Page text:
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Number of opened/openable files on Linux

07/05/2022
On Linux as on Windows, there are thresholds fixing the number of files open simultaneously per process and for the whole system. Here are some commands to display them.

If too many files are open on a system, errors may occur, preventing the opening of a database, the call to a URL, etc. It is therefore necessary to ensure that this number remains below the maximum threshold.

Number of openable files on the system

The sysctl utility displays operating system settings. The file-max variable indicates the maximum number of files open by all processes.

sysctl fs.file-max

Number of openable files per process

The ulimit utility displays the limits set by process. The "open files" field contains the maximum number of open files per process.

ulimit -n

Number of opened files per user

The lsof utility displays details about open files. By counting the number of lines in the response, we get the number of opened files.

lsof -u <identifiant_utilisateur> | wc -l

Display continuously the number of opened files for a specific process

This command line continuously displays, with a 10-second pause, the number of files opened by each Java process. If there are several Java processes, this creates as many corresponding columns:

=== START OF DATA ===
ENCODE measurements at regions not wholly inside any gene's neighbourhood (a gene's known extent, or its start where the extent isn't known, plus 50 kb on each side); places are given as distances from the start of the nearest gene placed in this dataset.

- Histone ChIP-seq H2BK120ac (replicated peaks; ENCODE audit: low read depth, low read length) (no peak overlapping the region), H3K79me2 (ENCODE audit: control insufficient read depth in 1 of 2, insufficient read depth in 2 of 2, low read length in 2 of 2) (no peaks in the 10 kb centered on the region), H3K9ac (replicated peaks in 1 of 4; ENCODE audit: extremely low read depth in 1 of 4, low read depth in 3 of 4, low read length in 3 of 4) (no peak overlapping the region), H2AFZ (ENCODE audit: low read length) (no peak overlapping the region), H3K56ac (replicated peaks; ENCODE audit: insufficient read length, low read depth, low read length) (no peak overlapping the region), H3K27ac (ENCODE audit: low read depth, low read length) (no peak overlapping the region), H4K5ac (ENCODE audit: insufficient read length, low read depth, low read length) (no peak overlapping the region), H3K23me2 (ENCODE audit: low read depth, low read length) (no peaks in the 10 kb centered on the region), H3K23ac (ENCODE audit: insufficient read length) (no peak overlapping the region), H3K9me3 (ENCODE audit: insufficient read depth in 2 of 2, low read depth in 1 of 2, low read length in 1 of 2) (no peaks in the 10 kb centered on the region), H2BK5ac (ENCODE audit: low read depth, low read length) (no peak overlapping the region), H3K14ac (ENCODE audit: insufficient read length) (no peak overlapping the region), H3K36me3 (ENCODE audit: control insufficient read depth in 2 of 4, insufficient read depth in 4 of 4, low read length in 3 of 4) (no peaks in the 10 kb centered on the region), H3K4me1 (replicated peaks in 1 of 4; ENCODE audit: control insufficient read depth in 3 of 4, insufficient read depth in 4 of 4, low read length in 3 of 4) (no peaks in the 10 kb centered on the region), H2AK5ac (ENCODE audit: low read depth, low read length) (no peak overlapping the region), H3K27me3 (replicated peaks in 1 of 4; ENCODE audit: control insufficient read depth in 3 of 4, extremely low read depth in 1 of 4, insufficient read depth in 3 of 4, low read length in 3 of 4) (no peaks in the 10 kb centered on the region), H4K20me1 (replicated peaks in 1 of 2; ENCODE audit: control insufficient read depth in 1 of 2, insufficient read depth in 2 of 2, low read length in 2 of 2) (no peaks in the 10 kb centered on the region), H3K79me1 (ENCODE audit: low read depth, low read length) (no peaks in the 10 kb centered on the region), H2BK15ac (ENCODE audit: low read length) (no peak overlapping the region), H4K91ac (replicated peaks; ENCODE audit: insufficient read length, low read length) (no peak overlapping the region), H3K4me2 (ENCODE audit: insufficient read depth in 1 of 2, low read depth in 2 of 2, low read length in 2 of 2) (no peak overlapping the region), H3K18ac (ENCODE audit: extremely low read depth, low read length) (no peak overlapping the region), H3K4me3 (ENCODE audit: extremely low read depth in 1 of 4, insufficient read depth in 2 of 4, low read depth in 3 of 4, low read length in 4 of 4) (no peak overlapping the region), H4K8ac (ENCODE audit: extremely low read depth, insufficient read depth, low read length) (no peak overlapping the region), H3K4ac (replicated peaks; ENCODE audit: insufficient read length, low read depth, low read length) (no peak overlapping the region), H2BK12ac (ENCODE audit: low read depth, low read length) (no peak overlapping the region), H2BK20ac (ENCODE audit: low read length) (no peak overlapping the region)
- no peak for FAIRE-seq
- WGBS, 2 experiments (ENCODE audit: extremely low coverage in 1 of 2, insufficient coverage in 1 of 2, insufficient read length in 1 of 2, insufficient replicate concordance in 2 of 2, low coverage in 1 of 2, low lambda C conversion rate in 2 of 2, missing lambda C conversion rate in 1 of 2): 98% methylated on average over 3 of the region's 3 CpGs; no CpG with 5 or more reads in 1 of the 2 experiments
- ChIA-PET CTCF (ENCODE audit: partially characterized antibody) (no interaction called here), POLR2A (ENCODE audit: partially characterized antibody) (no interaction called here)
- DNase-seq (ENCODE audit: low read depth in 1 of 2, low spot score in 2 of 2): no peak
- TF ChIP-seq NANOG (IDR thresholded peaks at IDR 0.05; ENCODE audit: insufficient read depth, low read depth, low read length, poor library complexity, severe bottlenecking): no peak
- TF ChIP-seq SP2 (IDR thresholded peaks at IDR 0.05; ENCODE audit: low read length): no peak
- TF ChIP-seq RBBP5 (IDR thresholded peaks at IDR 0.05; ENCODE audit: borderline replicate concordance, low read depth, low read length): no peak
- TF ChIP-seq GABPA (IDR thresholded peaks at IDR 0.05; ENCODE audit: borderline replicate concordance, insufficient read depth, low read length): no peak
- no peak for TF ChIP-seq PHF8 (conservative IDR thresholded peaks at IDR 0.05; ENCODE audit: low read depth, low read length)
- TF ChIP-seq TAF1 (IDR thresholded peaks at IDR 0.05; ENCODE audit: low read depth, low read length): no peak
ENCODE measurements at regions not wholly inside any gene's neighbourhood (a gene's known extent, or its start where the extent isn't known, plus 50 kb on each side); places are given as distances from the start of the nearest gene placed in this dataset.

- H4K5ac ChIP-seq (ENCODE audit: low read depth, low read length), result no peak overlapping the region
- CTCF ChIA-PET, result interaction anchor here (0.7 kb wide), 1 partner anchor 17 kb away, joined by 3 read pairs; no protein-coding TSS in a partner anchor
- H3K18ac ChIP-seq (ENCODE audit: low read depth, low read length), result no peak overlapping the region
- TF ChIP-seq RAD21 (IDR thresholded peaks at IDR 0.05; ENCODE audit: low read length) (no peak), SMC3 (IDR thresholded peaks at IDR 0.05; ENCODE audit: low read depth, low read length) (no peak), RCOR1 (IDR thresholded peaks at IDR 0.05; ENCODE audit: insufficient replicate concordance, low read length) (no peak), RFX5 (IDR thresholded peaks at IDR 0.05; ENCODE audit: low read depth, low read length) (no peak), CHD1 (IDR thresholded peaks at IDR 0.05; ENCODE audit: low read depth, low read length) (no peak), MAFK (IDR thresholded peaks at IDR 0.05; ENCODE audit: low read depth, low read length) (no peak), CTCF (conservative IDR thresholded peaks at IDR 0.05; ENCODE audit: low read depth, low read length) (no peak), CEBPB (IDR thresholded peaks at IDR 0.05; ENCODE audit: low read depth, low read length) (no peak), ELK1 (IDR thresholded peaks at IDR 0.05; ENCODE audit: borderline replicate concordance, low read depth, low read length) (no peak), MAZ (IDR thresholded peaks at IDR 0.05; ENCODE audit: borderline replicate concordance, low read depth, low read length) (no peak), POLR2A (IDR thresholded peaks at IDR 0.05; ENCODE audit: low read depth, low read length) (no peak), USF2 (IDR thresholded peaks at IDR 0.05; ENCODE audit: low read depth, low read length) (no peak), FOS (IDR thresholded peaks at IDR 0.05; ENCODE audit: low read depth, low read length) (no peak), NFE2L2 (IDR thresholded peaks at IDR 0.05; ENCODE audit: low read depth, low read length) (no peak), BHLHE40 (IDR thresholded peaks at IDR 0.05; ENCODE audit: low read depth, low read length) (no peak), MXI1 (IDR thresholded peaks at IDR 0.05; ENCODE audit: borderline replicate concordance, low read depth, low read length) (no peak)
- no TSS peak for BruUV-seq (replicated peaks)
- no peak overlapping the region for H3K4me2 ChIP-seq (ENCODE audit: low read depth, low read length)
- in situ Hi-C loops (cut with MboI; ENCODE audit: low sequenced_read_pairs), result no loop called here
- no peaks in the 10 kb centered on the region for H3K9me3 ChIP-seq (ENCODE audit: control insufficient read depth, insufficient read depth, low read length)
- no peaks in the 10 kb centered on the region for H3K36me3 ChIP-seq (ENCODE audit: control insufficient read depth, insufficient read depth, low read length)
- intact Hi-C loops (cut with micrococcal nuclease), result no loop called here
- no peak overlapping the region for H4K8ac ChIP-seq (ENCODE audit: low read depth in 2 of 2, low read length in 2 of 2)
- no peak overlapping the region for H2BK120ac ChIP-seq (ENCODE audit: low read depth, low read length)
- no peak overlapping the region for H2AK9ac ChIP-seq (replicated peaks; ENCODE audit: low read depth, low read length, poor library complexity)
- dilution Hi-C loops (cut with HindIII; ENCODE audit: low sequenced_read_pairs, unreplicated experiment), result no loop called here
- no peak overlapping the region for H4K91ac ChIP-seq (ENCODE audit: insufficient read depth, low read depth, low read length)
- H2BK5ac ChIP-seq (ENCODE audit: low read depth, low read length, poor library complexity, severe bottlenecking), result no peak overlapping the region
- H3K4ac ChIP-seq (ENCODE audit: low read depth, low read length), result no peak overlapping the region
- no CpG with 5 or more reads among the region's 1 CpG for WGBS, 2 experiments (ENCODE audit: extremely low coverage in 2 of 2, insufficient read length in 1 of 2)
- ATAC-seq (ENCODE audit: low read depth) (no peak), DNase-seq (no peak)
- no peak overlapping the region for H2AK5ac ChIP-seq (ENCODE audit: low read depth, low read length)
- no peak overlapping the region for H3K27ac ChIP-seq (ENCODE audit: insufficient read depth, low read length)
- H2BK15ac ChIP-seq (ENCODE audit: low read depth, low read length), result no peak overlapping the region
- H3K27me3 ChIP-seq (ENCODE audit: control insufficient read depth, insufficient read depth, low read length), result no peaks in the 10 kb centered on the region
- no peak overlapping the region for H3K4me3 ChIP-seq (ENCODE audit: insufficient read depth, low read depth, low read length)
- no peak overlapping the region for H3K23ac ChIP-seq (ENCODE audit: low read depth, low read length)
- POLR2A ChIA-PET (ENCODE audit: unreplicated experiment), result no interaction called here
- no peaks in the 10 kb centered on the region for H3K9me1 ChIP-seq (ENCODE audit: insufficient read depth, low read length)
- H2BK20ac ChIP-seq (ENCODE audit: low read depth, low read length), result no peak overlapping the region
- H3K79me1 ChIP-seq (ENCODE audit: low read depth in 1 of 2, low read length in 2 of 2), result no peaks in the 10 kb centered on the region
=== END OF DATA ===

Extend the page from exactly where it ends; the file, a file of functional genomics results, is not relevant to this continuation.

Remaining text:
while true ; do echo -n "$(date '+%F %H:%M:%S')" ; for j in `pidof java`; do nb=$(lsof -w -p ${j} | wc -l); echo -e -n "\tPID ${j}=${nb}" ; done; echo ; sleep 10 ; done

If the lsof utility is not available, it can be replaced by the following command which returns essentially the same values:

ls /proc/<process_id>/fd/

Show the largest opened files

Shows the 10 largest opened files, sorted in descending order of size, excluding deleted files:

lsof -a / | tail -n +2 | grep ' REG ' | grep -v ' DEL ' | awk '{ print $7,"("$7/1048576 " Mo)",$9 }' | sort -t ' ' -k 1 -V -r | uniq -u | head -10

Add "-u myuser" after lsof to limit execution to a specific user's files.

This script can be tested by simulating an opened file (it redirects the output to a file then increase its filesize to 200 megabytes):

cat > test.eq &
truncate -s 200M test.eq
Dernière modification le 13/06/2023 - Quillevere.net

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